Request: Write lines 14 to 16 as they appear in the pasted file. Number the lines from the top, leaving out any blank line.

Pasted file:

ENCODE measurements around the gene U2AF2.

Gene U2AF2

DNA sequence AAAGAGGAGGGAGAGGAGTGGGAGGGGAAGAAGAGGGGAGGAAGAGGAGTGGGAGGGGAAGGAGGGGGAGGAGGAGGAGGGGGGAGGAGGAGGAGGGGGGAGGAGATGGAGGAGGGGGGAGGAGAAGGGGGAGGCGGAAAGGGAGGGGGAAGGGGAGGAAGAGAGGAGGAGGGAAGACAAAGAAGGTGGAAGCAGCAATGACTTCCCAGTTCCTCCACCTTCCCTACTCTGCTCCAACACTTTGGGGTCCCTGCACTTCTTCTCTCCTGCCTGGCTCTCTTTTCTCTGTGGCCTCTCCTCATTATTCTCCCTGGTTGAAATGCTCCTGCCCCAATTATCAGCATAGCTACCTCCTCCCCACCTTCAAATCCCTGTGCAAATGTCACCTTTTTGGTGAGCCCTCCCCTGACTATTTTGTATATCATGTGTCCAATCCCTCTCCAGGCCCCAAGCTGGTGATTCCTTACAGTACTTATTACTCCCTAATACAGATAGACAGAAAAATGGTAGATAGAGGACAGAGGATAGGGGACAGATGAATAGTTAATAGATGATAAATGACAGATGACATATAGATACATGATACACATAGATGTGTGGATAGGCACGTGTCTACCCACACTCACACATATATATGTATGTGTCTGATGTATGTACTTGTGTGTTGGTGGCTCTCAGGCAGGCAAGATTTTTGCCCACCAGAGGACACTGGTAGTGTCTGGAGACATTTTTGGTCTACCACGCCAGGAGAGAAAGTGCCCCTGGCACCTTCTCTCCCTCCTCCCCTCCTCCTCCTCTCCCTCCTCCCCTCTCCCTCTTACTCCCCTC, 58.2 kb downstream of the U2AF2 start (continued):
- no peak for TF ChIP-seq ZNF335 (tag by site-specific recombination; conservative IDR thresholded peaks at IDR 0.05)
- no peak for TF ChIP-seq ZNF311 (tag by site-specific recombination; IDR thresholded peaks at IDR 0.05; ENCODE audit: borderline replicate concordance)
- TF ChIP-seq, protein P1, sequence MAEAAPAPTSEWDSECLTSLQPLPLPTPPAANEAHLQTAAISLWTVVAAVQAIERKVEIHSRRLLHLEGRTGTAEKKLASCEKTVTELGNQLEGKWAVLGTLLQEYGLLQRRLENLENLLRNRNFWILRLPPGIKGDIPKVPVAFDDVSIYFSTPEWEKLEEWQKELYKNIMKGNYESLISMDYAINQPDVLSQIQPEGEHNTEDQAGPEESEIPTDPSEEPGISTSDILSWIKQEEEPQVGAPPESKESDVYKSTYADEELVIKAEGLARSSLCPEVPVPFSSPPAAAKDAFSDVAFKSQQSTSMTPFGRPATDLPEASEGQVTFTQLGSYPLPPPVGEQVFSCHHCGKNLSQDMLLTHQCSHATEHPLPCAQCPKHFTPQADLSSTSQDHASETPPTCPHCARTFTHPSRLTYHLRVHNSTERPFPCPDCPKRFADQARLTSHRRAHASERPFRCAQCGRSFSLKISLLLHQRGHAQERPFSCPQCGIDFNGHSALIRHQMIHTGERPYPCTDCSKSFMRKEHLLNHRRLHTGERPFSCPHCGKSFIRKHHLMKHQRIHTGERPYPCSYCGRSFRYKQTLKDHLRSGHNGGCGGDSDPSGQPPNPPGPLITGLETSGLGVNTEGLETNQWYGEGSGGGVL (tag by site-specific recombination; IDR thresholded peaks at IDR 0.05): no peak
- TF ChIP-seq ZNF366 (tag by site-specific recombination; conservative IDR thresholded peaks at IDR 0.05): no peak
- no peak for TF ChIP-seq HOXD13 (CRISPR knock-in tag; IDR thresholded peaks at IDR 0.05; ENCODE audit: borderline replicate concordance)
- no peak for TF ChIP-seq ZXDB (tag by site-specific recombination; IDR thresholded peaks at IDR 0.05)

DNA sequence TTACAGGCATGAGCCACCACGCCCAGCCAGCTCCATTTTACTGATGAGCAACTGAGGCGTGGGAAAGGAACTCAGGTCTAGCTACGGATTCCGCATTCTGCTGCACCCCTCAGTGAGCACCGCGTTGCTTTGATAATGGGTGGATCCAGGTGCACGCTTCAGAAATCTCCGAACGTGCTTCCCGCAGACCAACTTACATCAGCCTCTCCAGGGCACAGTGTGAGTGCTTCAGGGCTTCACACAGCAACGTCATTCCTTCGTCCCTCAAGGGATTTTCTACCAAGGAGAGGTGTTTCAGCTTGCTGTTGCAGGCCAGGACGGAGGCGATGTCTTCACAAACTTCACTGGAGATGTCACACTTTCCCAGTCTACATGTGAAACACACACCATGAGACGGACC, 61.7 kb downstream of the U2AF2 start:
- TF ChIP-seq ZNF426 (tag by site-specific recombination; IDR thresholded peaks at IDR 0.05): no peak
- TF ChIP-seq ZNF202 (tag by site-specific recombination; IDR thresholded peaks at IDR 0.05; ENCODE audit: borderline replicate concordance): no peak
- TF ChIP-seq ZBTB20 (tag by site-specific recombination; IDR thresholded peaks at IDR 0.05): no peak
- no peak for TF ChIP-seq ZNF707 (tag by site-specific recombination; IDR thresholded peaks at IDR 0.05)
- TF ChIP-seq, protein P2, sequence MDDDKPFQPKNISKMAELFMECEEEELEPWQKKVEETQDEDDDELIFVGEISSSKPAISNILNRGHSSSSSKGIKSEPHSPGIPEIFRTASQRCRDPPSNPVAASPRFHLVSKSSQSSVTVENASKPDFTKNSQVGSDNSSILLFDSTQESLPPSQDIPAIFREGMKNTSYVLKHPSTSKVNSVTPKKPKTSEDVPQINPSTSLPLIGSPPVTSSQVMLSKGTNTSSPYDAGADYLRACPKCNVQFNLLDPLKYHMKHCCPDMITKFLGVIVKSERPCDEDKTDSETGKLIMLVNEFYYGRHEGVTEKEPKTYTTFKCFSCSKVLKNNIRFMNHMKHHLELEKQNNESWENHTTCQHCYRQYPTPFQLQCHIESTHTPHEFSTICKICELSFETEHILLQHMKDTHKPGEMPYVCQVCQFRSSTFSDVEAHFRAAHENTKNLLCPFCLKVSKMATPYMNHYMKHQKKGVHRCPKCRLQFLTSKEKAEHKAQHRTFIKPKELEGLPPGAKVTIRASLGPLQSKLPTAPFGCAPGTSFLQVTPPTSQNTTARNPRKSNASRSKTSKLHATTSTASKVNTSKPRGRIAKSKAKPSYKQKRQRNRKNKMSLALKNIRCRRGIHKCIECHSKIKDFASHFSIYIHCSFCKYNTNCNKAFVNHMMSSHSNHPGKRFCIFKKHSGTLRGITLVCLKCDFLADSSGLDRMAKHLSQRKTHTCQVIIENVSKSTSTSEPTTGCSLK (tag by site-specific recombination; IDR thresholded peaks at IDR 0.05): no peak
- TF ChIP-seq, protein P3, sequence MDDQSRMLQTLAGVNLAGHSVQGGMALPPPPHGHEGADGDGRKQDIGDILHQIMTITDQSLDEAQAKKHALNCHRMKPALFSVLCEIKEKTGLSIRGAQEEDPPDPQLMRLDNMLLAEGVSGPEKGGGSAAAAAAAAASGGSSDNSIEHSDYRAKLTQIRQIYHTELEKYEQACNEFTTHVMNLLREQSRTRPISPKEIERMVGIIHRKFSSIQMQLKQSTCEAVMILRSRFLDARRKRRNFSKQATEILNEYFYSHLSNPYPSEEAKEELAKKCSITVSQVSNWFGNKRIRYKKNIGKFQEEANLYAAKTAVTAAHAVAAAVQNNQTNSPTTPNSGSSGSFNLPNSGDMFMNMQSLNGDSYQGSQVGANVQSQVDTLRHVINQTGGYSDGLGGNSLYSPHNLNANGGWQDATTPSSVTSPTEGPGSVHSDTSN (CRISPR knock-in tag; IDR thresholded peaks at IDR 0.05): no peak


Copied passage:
- no peak for TF ChIP-seq ZNF707 (tag by site-specific recombination; IDR thresholded peaks at IDR 0.05)
- TF ChIP-seq, protein P2, sequence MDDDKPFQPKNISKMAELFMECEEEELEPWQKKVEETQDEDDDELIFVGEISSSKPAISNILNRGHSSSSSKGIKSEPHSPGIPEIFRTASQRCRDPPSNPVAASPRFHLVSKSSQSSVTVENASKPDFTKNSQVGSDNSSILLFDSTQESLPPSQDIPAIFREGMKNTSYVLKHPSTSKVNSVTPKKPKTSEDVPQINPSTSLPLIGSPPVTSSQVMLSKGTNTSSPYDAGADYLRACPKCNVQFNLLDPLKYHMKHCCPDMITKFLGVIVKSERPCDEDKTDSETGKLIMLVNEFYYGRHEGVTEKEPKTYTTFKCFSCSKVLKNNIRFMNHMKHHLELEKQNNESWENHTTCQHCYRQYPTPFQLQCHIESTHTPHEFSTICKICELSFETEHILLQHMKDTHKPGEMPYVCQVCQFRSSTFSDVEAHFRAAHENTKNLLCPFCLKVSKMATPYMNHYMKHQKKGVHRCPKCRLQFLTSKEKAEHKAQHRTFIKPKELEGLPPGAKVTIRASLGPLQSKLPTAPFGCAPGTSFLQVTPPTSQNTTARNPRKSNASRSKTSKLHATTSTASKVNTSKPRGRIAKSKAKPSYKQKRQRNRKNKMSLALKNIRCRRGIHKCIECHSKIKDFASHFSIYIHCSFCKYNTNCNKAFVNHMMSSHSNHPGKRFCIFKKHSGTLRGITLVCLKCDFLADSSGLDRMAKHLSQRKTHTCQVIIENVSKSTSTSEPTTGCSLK (tag by site-specific recombination; IDR thresholded peaks at IDR 0.05): no peak
- TF ChIP-seq, protein P3, sequence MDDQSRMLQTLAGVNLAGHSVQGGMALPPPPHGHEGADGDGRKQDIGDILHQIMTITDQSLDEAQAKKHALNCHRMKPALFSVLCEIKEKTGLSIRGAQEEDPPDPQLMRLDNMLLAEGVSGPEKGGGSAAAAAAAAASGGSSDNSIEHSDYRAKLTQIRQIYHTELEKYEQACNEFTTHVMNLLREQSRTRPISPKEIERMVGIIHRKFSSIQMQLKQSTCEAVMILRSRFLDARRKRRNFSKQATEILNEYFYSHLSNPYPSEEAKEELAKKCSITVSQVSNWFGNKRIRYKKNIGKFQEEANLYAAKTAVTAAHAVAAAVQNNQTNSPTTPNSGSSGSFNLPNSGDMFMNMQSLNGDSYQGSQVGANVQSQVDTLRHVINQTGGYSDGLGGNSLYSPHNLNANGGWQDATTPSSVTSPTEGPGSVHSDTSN (CRISPR knock-in tag; IDR thresholded peaks at IDR 0.05): no peak